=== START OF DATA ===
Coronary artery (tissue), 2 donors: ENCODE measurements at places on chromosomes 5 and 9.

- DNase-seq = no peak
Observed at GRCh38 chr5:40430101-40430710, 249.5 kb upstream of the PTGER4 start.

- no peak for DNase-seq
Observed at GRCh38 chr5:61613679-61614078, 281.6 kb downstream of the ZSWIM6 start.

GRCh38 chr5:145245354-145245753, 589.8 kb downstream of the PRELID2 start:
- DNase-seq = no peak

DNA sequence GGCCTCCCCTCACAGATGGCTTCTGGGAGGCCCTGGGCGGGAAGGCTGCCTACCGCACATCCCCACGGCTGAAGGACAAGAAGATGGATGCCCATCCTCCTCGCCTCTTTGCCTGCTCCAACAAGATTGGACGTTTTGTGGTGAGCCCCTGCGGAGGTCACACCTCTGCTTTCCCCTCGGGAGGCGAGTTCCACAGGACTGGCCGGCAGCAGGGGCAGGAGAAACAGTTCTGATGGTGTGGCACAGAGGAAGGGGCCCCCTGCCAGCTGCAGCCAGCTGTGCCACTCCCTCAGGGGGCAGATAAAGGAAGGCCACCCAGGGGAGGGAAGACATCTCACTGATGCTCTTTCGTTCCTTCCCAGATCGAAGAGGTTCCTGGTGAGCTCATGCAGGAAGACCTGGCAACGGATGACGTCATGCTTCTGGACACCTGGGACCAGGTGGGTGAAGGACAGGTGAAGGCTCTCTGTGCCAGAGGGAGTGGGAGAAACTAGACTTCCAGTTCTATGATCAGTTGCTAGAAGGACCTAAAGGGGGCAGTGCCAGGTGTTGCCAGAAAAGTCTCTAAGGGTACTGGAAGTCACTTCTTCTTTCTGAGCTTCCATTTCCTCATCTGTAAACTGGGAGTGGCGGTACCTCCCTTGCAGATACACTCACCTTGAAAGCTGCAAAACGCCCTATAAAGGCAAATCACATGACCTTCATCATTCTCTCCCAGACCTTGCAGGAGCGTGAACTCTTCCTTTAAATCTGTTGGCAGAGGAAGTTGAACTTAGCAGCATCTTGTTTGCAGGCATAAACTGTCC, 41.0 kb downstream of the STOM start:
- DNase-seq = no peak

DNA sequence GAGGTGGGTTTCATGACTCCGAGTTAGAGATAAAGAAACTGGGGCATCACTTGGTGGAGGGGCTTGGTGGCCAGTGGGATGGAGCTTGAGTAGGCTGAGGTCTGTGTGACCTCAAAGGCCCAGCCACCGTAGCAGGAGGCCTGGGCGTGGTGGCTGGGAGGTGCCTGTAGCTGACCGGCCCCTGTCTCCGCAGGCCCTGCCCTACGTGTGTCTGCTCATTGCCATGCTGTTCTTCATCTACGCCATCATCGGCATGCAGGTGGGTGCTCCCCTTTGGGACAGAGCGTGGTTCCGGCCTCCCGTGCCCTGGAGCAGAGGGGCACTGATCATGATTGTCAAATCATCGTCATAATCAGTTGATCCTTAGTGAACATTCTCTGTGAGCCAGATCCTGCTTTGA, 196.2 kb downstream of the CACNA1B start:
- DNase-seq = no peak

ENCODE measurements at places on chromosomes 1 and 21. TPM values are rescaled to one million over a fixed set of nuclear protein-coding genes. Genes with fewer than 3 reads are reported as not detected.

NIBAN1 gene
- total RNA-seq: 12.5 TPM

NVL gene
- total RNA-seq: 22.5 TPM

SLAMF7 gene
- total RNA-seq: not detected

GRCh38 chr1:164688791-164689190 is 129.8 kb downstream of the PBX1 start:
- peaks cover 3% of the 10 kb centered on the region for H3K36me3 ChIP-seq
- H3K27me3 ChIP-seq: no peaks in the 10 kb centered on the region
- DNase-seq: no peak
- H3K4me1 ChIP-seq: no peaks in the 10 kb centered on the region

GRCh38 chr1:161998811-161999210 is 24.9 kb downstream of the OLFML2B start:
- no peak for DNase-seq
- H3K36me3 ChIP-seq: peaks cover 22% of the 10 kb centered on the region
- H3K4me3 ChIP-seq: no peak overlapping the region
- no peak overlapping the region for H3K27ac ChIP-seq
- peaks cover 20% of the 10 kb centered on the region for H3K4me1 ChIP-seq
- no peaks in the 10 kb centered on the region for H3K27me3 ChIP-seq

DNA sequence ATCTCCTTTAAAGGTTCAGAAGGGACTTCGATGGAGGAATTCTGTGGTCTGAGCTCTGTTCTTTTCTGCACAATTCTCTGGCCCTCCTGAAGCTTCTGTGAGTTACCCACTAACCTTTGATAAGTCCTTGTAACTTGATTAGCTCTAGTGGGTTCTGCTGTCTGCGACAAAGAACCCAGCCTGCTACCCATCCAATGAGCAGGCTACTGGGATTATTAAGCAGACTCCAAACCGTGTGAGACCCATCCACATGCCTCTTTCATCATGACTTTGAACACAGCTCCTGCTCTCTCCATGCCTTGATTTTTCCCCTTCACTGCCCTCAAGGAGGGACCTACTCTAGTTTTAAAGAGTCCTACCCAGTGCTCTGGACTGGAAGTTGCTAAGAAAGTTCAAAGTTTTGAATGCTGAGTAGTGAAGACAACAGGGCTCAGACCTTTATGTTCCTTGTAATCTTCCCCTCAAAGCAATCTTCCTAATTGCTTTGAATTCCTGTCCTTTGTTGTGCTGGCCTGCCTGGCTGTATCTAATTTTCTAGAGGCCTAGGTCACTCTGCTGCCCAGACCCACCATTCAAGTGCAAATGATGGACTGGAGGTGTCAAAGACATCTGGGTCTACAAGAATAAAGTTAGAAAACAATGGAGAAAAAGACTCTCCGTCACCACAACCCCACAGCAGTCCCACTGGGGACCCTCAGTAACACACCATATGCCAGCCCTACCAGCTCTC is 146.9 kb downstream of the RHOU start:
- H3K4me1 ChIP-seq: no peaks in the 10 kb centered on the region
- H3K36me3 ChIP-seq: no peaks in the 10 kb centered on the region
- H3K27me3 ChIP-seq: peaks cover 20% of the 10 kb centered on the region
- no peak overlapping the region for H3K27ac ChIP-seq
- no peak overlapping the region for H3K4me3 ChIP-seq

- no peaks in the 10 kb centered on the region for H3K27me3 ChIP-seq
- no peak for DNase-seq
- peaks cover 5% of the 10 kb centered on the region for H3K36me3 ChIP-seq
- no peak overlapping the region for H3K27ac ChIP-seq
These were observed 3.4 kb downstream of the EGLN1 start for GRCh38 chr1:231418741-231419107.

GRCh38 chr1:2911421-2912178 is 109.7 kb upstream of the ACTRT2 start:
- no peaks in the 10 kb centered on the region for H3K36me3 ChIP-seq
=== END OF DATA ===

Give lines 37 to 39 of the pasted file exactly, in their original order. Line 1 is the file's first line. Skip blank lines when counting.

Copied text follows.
- no peaks in the 10 kb centered on the region for H3K27me3 ChIP-seq
- no peak for DNase-seq
- peaks cover 5% of the 10 kb centered on the region for H3K36me3 ChIP-seq